Countermeasures to prevent and treat coronavirus disease 2019 (COVID-19) are a global health priority. We enrolled a cohort of severe acute respiratory syndrome coronavirus 2 (SARS-CoV-2)–recovered participants, developed neutralization assays to investigate antibody responses, adapted our high-throughput antibody generation pipeline to rapidly screen more than 1800 antibodies, and established an animal model to test protection. We isolated potent neutralizing antibodies (nAbs) to two epitopes on the receptor binding domain (RBD) and to distinct non-RBD epitopes on the spike (S) protein. As indicated by maintained weight and low lung viral titers in treated animals, the passive transfer of a nAb provides protection against disease in high-dose SARS-CoV-2 challenge in Syrian hamsters. The study suggests a role for nAbs in prophylaxis, and potentially therapy, of COVID-19. The nAbs also define protective epitopes to guide vaccine design
Using a high-throughput rapid system for antibody discovery, we isolated more than 1000 mAbs from three convalescent donors by memory B cell selection using SARS-CoV-2 S or RBD recombinant proteins. About half of the mAbs isolated could be expressed, and they also bound effectively to S and/or RBD proteins. Only a small fraction of these Abs were neutralizing, which highlights the value of deep mining of responses to access the most potent Abs.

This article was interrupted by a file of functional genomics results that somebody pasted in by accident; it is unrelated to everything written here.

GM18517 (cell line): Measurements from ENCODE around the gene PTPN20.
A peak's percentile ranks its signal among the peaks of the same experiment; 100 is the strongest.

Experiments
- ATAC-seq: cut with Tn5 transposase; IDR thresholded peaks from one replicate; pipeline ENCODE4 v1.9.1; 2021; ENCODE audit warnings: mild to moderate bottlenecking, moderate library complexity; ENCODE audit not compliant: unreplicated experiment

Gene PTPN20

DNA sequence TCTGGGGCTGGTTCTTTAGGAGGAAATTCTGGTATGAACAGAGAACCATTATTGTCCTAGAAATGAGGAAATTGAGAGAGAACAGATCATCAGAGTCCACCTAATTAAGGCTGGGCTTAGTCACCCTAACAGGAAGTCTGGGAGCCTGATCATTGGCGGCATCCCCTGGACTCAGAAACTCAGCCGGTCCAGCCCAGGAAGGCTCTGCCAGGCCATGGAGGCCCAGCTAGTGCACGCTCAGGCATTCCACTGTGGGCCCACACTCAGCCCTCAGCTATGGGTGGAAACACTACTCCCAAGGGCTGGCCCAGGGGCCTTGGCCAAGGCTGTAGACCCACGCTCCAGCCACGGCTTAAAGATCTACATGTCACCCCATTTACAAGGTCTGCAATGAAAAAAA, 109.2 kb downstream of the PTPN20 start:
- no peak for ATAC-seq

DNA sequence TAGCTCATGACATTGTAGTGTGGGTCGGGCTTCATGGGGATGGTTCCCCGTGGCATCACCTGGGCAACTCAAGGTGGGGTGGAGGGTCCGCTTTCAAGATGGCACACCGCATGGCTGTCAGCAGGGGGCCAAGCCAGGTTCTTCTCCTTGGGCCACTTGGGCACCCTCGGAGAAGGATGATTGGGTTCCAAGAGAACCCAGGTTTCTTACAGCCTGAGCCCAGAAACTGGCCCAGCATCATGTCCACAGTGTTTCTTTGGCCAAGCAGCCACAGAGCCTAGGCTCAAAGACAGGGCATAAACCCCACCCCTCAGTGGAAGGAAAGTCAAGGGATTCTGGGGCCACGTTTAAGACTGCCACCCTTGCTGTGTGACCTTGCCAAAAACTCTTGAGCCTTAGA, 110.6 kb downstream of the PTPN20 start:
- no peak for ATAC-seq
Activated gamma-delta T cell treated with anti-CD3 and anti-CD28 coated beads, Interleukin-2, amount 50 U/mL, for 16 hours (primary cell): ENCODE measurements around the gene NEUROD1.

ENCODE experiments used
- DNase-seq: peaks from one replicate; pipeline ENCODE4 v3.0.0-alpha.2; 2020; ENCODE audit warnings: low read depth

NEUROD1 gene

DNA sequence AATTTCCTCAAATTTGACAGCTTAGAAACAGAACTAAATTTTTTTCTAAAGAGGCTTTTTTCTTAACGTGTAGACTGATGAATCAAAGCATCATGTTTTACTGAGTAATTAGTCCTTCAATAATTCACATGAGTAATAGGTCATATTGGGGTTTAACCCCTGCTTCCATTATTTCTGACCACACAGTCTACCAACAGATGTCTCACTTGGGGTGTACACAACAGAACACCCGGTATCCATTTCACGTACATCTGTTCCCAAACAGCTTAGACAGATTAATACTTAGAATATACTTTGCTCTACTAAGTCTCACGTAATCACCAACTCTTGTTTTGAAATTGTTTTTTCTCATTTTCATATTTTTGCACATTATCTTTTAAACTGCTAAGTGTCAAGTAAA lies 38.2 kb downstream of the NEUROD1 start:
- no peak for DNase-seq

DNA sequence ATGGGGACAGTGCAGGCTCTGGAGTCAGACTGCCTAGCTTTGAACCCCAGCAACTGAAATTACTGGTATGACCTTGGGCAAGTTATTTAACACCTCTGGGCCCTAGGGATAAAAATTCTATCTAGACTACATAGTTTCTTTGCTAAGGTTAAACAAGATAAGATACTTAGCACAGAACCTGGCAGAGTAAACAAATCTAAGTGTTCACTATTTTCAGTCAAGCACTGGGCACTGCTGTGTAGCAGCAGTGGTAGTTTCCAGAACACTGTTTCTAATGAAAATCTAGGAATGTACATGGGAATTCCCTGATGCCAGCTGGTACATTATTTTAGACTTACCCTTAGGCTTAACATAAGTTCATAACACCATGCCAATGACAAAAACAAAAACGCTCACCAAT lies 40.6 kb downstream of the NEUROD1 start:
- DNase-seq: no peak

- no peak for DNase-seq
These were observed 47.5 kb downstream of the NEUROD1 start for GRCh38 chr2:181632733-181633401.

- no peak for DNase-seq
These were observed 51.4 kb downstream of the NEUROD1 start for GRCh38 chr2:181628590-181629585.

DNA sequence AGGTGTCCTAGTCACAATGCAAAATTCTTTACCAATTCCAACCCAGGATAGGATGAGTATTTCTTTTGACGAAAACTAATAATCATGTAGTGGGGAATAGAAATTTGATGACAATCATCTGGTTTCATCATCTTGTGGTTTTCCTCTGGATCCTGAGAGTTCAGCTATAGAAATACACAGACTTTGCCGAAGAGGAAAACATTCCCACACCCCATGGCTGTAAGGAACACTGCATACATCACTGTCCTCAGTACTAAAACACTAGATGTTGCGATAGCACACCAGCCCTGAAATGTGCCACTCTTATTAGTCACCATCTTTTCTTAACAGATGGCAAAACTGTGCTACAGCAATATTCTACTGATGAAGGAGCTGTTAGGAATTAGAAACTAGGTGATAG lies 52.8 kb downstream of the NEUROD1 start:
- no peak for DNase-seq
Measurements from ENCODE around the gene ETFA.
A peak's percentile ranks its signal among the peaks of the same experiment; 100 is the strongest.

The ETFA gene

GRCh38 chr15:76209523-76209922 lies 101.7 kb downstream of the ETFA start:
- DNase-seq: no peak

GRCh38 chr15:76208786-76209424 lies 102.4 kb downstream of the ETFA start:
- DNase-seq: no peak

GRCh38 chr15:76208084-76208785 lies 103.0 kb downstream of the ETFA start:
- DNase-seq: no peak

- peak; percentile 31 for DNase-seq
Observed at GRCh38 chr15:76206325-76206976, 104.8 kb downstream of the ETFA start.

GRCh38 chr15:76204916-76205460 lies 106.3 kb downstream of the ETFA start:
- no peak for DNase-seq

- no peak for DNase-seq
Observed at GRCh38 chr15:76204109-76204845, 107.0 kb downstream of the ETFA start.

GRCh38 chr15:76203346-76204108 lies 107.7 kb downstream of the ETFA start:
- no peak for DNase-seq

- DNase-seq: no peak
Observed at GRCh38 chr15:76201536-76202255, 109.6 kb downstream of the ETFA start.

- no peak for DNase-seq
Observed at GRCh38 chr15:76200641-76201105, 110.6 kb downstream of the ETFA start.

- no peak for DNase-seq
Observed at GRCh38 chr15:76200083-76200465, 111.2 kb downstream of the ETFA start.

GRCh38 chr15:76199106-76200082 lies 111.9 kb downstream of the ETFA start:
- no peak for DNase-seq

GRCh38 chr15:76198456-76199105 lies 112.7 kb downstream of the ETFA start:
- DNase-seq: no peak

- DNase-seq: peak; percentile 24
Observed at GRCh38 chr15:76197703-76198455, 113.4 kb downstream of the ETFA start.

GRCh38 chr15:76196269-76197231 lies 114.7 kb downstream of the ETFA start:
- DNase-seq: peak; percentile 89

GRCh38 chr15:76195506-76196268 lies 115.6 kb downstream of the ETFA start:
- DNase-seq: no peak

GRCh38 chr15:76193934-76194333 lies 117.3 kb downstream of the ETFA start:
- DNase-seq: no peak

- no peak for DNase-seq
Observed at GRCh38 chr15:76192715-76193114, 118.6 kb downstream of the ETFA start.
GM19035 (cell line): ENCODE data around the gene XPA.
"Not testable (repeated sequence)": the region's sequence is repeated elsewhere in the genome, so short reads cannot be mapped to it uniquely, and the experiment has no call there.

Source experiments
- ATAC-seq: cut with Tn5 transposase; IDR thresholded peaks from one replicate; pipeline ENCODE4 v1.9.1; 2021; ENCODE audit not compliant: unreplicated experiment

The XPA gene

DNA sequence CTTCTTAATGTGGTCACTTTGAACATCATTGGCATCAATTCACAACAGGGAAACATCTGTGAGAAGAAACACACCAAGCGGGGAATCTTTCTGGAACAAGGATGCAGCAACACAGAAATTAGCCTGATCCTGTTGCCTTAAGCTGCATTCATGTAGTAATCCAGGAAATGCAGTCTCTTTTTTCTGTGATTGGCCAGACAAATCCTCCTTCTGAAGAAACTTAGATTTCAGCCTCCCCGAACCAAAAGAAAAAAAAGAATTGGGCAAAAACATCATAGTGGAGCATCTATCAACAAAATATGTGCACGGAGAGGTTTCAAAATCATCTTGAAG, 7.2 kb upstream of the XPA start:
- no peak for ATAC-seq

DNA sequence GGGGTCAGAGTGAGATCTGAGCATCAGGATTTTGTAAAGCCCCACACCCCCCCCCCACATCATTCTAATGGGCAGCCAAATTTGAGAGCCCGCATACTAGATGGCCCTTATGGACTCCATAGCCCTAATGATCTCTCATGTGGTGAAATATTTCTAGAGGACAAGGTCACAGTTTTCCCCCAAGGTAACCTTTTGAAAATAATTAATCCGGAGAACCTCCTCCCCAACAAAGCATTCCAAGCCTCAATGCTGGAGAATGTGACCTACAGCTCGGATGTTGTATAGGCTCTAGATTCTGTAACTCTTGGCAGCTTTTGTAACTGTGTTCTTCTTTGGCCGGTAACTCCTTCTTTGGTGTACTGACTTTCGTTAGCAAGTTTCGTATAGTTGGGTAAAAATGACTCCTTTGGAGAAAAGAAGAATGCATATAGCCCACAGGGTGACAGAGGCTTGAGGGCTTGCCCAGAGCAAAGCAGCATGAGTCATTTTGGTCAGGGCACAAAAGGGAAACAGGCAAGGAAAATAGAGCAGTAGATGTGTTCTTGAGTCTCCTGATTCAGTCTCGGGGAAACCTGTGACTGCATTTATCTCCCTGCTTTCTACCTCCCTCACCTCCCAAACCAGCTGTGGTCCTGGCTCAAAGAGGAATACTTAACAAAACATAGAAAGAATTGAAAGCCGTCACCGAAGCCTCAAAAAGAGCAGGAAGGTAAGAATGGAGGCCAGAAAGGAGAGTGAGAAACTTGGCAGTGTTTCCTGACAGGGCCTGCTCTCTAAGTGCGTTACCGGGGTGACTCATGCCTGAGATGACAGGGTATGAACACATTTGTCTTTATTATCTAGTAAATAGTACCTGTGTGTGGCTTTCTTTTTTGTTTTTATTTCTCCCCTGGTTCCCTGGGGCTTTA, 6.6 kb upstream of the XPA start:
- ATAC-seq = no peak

A range of nAbs were isolated to different sites on the S protein. The most potent Abs, reaching single-digit nanogram per milliliter IC50 values in PSV assays, are targeted to a site that, judged by competition studies, overlaps the ACE2 binding site. Only one of the Abs, directed to RBD-B, neutralized SARS-CoV-1 PSV, as may be anticipated given the differences in ACE2 contact residues between the two viruses (fig. S13) and given that the selections were performed with SARS-CoV-2 target proteins. Abs that are directed to the RBD but not competitive with soluble ACE2 (although they may be competitive in terms of an array of membrane-bound ACE2 molecules interacting with an array of S proteins on a virion) are generally less potent neutralizers and tend to show incomplete neutralization, plateauing well below 100% neutralization. The one exception is the cross-reactive RBD-B antibody, mentioned above. Similarly low potency and incomplete neutralization are observed for Abs to the S protein that are not reactive with recombinant RBD. The cause(s) of these incomplete neutralization phenomena is unclear but presumably originates in some S protein heterogeneity that is either glycan, cleavage, or conformationally based. Regardless, the RBD-A nAbs that directly compete with ACE2 are clearly the most preferred for prophylactic and therapeutic applications and as reagents to define nAb epitopes for vaccine design. Note that, even for a small sampling of naturally occurring viral variants, two were identified that showed notable resistance to individual potent nAbs to the WA1 strain, which suggests that neutralization resistance will need to be considered in planning for clinical applications of nAbs. Cocktails of nAbs may be required.